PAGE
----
Tuesday, November 3, 2009
Convention Center, Exhibit Hall BC, Second Floor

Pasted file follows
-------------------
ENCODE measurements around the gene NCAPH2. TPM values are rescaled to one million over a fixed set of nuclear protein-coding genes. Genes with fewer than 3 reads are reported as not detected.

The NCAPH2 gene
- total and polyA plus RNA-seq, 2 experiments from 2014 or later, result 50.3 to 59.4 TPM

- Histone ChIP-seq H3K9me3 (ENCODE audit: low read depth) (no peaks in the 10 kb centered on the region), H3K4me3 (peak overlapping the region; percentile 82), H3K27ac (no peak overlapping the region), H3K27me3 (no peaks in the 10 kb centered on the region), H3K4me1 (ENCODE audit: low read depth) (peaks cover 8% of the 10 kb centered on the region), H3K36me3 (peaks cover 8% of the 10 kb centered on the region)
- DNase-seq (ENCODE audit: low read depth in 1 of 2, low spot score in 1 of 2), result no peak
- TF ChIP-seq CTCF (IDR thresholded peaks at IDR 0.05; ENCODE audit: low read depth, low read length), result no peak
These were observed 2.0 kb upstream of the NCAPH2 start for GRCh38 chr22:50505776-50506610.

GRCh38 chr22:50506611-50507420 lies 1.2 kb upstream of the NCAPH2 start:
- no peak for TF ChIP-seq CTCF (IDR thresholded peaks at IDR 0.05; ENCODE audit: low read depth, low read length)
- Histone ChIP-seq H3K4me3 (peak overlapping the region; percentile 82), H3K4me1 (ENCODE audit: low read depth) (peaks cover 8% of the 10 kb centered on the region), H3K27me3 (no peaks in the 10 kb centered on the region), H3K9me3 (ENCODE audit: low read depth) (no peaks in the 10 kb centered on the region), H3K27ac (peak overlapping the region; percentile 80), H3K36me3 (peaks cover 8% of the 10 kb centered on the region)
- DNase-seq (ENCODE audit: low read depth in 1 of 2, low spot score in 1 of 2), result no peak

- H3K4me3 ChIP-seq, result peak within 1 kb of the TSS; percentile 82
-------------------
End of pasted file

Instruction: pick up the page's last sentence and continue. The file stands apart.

Knowledge of the soil water regime in land adjoining incised streams is of great interest to those assessing the hazards of gully development, soil erosion and water losses by seepage, and subsurface chemical pollutant transport. The importance of the subsurface water regime has generally been recognized. However, the development of tools capable of adequately describing the groundwater regime have been lacking. This lack is attributed to a number of factors, including the complexity and heterogeneity of the soil material and the geometric variations in depth and expanse of the water-carrying groundwater aquifer at the field scale near incised streams. While these complex conditions seems to be insurmountable, reasonable descriptions of the flow region can be made to a first approximation, making simplifying assumptions related to the size, shape, and homogeneity of the subsurface flow region. In this paper, seepage losses and exit gradients are calculated for the case of an incised ditch with a water level lower than the groundwater table in the adjoining homogeneous, isotropic land area. The approach is based on potential flow theory. Emphasis is placed on the evaluation of exit gradients and seepage forces at different parts of the soil-water interface boundary. This information will be helpful as a reference to measured values for a similar sized and shaped area of less homogeneity and may be helpful in explaining incidences of seepage erosion and gully development.